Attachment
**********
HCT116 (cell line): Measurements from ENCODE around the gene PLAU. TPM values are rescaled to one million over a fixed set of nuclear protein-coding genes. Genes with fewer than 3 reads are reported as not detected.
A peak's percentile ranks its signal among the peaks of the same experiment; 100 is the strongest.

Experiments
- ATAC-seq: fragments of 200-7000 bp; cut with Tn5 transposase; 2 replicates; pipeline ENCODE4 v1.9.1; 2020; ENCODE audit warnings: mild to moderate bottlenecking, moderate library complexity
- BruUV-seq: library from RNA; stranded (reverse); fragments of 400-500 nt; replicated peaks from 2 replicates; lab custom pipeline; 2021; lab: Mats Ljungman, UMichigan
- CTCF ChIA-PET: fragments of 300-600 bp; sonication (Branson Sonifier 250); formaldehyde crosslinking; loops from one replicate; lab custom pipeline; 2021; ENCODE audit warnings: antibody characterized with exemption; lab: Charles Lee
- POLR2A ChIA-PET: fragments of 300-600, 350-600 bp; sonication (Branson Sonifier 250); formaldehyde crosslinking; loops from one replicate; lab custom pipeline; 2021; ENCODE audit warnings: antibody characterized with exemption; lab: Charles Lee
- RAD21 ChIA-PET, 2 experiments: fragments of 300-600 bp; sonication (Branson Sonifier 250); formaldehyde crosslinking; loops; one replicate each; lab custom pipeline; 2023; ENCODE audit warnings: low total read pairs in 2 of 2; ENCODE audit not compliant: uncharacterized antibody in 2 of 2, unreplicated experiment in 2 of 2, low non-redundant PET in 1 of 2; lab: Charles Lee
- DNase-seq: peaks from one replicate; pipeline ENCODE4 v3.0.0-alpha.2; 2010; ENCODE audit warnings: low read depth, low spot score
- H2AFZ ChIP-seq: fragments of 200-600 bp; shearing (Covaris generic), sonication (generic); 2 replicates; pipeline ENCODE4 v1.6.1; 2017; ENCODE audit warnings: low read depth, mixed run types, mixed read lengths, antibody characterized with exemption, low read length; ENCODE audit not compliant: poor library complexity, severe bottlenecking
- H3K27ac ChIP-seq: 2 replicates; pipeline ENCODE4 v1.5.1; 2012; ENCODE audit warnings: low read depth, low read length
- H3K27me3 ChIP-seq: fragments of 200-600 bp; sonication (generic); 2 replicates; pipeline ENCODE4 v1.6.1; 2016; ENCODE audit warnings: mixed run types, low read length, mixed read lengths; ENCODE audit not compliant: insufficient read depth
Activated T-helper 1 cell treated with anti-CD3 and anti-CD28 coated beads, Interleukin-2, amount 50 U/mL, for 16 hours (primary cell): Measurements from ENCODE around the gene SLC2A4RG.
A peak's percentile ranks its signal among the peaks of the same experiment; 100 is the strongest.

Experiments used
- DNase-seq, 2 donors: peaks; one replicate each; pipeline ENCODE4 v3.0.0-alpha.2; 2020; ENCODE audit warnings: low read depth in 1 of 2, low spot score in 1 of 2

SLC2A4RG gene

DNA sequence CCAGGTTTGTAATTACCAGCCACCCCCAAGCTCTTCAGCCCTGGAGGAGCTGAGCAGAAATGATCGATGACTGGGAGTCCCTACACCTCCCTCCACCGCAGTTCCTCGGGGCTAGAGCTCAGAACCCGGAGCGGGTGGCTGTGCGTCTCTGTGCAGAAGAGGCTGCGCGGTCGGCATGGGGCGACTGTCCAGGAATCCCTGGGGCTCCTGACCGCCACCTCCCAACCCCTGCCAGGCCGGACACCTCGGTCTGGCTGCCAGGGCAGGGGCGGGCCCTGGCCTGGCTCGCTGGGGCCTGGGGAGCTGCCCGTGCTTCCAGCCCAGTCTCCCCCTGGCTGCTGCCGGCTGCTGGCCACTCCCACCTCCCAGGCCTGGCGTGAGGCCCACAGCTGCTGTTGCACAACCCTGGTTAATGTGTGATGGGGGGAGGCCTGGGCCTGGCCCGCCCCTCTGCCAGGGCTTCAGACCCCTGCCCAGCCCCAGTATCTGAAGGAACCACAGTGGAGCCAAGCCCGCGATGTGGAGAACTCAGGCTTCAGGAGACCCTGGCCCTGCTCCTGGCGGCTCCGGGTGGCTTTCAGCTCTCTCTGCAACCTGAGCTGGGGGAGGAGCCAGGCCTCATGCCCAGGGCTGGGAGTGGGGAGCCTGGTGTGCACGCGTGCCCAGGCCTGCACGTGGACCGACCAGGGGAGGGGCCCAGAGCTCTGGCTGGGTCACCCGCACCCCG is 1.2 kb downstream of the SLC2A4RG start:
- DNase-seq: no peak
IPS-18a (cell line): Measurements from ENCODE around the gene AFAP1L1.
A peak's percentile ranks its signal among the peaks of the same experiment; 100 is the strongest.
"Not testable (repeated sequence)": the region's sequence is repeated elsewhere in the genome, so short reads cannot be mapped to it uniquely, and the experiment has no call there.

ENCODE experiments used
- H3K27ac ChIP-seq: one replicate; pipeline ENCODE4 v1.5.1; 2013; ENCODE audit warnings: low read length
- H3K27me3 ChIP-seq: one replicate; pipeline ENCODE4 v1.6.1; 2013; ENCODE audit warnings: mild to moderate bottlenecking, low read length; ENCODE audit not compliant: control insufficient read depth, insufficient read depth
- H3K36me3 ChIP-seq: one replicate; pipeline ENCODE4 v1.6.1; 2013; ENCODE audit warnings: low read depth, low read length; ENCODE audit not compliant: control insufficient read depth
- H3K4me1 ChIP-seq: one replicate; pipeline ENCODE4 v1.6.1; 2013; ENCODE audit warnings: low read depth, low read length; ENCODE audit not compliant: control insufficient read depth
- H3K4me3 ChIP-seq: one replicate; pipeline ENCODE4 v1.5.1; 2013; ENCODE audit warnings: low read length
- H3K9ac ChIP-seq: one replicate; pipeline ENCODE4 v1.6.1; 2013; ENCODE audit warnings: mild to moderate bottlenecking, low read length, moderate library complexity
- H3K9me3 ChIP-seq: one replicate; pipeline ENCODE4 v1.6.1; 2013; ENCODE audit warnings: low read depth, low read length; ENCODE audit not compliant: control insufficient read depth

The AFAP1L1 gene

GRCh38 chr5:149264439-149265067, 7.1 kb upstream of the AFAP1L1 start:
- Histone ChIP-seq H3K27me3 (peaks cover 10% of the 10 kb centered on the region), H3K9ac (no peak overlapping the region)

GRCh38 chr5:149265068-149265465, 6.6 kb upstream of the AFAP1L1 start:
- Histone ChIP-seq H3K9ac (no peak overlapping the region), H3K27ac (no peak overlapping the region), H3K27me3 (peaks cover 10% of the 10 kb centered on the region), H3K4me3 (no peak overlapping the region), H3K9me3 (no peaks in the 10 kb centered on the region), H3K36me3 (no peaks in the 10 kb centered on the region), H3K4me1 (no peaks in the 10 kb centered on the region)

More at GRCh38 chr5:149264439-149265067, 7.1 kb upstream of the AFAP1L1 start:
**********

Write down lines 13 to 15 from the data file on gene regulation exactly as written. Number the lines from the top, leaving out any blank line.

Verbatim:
Activated T-helper 1 cell treated with anti-CD3 and anti-CD28 coated beads, Interleukin-2, amount 50 U/mL, for 16 hours (primary cell): Measurements from ENCODE around the gene SLC2A4RG.
A peak's percentile ranks its signal among the peaks of the same experiment; 100 is the strongest.

Experiments used